The next morning, I woke up, with one persistent thought. I needed to go back to the cafe. Back to the scene. Back to where I had seen my husband for the last time. Back to where I became a widow. Back to where it all happened. I needed closure.

I took my husband’s car, the last thing I had from him. The thing he loved the most, even more than me it seemed like. The car was my trophy, a trophy to remember the first and the last guy who would ever lay his hands on me, just to hurt me, the first and the last guy that would ever treat me the way he did, the first and the last guy that I would ever murder.

 As I got to the cafe, I was brought back to that horrific, yet memorable night.

My cheek stung as I tried to cover up the bruise he had left on my cheek with my makeup. It hurt like hell whenever I touched it, no matter how gentle I was. Why? Why did he hit me? Why did he treat me like this? I was always nothing but loyal and kind to him.

He had come home pissed at me, but I hadn’t done anything. He must have had a bad day at work, but he had no reason to take it out on me. It was the final straw.

I had been planning this out for two months and I was done waiting. I grabbed the poison from the drawer where I kept my hygiene products, a place no one, especially not him, would ever look, and tucked it into my purse, carefully covering it with a handkerchief.

I sat in the passenger seat of his car in complete silence. He didn’t turn on music, but he also didn’t utter a word to me. He only got like this when he was extremely angry. 

When we pulled up to the restaurant, he put on a fake smile. I smiled too, but the only difference was that mine was a real smile. The thought that I wouldn’t have to put up with him anymore was enough to lighten my mood, so much so that I felt as if I were floating. Once this bruise went away, I would never have to cover up a bruise from him again. And in seven years, my body would generate completely new cells. In seven years, he’ll never have touched me.

After about half an hour sitting in the cafe, listening to my husband making ‘jokes’ with the man working there, about how he was doing a woman’s job, and a woman should be making the coffee and sandwiches, I decided I had had enough. So when my husband went to the bathroom, I knew I had to do it now. I reached into my bag while the man working had gone into the back.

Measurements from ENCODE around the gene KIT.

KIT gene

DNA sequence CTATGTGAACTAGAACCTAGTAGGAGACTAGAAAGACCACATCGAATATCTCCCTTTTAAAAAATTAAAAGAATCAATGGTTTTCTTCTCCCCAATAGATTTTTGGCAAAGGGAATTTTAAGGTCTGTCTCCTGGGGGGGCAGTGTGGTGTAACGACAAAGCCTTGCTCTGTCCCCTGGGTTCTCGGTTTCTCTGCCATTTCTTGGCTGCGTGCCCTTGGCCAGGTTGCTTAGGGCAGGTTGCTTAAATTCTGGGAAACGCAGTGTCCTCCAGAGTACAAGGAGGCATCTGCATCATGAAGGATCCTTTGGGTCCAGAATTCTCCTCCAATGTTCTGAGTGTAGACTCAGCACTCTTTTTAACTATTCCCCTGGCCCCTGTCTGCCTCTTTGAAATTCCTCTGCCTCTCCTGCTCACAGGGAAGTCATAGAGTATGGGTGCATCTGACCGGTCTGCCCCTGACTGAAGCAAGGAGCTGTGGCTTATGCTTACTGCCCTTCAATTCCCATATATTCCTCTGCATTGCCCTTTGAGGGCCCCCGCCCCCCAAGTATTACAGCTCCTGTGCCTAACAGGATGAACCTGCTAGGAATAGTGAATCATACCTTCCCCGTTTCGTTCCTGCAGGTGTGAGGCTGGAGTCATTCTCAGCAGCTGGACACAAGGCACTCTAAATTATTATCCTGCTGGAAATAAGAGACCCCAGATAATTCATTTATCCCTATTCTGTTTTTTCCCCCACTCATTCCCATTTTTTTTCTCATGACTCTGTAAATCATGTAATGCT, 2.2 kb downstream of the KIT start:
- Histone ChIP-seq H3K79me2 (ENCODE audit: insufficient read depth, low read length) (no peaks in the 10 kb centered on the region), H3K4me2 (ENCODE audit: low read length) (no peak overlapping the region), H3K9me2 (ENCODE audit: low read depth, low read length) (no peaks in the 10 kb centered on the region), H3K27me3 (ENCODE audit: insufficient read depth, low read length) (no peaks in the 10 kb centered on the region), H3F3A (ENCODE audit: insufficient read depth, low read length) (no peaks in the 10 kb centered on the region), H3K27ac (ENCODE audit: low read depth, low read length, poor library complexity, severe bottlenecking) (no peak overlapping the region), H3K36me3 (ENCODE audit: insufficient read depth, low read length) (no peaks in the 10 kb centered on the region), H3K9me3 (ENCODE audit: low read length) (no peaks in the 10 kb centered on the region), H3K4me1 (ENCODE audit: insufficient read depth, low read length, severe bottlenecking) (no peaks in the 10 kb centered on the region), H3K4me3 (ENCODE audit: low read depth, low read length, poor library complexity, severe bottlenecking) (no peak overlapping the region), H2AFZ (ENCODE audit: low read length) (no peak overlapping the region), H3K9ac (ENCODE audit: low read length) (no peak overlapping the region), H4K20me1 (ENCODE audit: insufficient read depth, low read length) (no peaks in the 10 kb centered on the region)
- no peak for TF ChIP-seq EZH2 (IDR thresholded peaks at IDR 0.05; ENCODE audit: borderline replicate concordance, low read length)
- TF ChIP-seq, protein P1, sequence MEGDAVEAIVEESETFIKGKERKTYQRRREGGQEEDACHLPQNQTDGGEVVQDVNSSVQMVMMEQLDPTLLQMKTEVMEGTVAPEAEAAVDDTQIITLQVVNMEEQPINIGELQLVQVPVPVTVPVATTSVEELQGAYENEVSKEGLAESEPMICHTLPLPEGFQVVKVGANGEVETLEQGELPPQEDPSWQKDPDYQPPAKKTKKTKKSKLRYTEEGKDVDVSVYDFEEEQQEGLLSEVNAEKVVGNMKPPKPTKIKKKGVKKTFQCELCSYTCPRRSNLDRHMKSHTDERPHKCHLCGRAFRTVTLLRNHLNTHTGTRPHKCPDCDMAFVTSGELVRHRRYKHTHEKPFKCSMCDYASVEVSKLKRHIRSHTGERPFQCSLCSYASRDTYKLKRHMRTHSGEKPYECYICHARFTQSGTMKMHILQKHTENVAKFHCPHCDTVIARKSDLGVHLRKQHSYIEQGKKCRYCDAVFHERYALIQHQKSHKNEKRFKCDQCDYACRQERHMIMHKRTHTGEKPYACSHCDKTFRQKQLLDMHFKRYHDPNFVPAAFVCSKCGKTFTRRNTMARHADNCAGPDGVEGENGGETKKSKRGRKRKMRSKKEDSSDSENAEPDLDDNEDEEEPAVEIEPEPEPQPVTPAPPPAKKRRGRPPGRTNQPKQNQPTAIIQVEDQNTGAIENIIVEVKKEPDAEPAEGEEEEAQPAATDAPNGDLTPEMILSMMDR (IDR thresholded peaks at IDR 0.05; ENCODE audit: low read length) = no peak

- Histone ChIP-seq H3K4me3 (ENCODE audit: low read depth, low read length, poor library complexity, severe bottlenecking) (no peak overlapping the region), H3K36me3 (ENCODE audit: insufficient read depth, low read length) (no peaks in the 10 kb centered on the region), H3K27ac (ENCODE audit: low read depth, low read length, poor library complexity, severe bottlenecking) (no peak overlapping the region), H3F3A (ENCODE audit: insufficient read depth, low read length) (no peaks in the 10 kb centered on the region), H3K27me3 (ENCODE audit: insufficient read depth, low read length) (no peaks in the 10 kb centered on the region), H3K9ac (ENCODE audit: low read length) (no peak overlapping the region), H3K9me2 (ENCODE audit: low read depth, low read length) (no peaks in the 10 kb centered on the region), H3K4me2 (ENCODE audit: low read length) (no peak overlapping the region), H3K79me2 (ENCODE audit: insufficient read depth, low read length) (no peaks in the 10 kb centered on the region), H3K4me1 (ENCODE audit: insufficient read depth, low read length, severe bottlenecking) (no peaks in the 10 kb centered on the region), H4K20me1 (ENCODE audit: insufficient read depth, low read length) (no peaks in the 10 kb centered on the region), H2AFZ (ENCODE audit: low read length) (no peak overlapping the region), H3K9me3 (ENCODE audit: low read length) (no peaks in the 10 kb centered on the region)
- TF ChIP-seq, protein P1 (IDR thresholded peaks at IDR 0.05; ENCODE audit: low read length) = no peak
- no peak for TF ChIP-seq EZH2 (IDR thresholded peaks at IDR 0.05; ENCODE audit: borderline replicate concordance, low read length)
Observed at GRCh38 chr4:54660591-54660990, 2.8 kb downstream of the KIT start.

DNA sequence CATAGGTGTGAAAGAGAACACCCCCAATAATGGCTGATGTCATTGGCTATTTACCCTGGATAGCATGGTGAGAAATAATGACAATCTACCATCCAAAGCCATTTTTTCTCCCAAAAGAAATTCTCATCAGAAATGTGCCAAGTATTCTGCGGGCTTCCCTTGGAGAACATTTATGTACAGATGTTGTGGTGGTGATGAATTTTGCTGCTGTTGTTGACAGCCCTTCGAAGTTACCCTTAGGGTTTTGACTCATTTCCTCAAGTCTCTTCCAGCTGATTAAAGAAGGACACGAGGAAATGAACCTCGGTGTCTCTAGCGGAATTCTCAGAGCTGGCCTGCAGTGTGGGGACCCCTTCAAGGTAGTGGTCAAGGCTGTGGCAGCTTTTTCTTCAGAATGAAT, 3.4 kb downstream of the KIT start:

I held it discreetly, the bottle being so small that I could fit it in the palm of my hand. It was now or never. No one was in here to see me.

I made sure that no one was looking, but my husband was still in the bathroom and the man working was still in the back. I uncapped the bottle, and held it over my husband’s coffee, but hesitated. Did I want to do this? Would I regret it? But if I didn’t, I’d be covering these bruises again, and I’d be held back. It was best if I did it, right?

Before I could rethink my plan any more, I dumped the bottle in. The contents spilled out, and I quickly grabbed a spoon, mixing it into the coffee. It still smelled as coffee did. It still looked as coffee did. The poison couldn’t be detected, at least not by looking at or smelling the coffee.

I heard the slam of the bathroom door. My husband really was in a bad mood. He seldom slammed doors in public. He did at home, and the days the doors slammed at home, I knew to stay away from him as much as possible. When he’s mad, you don’t get in his way. I learned that way too quickly. But him slamming a door in public was different. He was always respectable in public. Both of us were. No one could know what happened at home. We couldn’t damage his precious reputation, now could we?

He sat at the table, and I avoided eye contact. That was always best in these situations. Never make eye contact when he’s mad; one of the first rules I had learned about this marriage.